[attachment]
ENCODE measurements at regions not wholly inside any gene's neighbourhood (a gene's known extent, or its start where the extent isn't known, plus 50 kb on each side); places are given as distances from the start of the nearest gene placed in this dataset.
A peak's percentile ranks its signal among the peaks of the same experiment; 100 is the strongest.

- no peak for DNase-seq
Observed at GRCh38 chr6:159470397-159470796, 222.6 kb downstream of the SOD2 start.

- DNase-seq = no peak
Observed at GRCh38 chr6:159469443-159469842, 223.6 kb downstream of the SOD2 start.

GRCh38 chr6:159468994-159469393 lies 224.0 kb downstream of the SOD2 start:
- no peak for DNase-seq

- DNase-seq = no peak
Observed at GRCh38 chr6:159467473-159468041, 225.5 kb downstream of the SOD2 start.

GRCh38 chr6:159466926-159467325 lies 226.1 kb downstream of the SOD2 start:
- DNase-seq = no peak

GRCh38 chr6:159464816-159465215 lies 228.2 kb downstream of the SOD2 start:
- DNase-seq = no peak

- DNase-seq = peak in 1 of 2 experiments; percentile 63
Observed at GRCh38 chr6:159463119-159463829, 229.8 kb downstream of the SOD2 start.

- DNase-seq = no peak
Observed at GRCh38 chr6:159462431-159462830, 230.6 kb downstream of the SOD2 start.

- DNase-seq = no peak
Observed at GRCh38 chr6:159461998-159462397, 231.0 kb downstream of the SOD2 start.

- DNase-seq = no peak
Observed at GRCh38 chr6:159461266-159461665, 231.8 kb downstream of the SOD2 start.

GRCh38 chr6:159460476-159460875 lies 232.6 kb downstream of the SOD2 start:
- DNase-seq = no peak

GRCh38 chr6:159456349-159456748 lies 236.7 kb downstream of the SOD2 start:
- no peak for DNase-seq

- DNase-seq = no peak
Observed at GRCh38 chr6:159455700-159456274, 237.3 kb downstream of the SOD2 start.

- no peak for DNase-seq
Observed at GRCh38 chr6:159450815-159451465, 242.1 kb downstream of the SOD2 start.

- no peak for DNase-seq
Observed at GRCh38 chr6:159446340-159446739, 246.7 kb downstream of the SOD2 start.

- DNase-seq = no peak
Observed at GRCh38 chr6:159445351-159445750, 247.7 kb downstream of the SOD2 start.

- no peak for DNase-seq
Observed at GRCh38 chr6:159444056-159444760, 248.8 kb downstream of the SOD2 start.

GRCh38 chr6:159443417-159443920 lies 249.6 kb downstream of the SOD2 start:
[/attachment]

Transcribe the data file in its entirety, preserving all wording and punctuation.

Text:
ENCODE measurements at regions not wholly inside any gene's neighbourhood (a gene's known extent, or its start where the extent isn't known, plus 50 kb on each side); places are given as distances from the start of the nearest gene placed in this dataset.
A peak's percentile ranks its signal among the peaks of the same experiment; 100 is the strongest.

- no peak for DNase-seq
Observed at GRCh38 chr6:159470397-159470796, 222.6 kb downstream of the SOD2 start.

- DNase-seq = no peak
Observed at GRCh38 chr6:159469443-159469842, 223.6 kb downstream of the SOD2 start.

GRCh38 chr6:159468994-159469393 lies 224.0 kb downstream of the SOD2 start:
- no peak for DNase-seq

- DNase-seq = no peak
Observed at GRCh38 chr6:159467473-159468041, 225.5 kb downstream of the SOD2 start.

GRCh38 chr6:159466926-159467325 lies 226.1 kb downstream of the SOD2 start:
- DNase-seq = no peak

GRCh38 chr6:159464816-159465215 lies 228.2 kb downstream of the SOD2 start:
- DNase-seq = no peak

- DNase-seq = peak in 1 of 2 experiments; percentile 63
Observed at GRCh38 chr6:159463119-159463829, 229.8 kb downstream of the SOD2 start.

- DNase-seq = no peak
Observed at GRCh38 chr6:159462431-159462830, 230.6 kb downstream of the SOD2 start.

- DNase-seq = no peak
Observed at GRCh38 chr6:159461998-159462397, 231.0 kb downstream of the SOD2 start.

- DNase-seq = no peak
Observed at GRCh38 chr6:159461266-159461665, 231.8 kb downstream of the SOD2 start.

GRCh38 chr6:159460476-159460875 lies 232.6 kb downstream of the SOD2 start:
- DNase-seq = no peak

GRCh38 chr6:159456349-159456748 lies 236.7 kb downstream of the SOD2 start:
- no peak for DNase-seq

- DNase-seq = no peak
Observed at GRCh38 chr6:159455700-159456274, 237.3 kb downstream of the SOD2 start.

- no peak for DNase-seq
Observed at GRCh38 chr6:159450815-159451465, 242.1 kb downstream of the SOD2 start.

- no peak for DNase-seq
Observed at GRCh38 chr6:159446340-159446739, 246.7 kb downstream of the SOD2 start.

- DNase-seq = no peak
Observed at GRCh38 chr6:159445351-159445750, 247.7 kb downstream of the SOD2 start.

- no peak for DNase-seq
Observed at GRCh38 chr6:159444056-159444760, 248.8 kb downstream of the SOD2 start.

GRCh38 chr6:159443417-159443920 lies 249.6 kb downstream of the SOD2 start: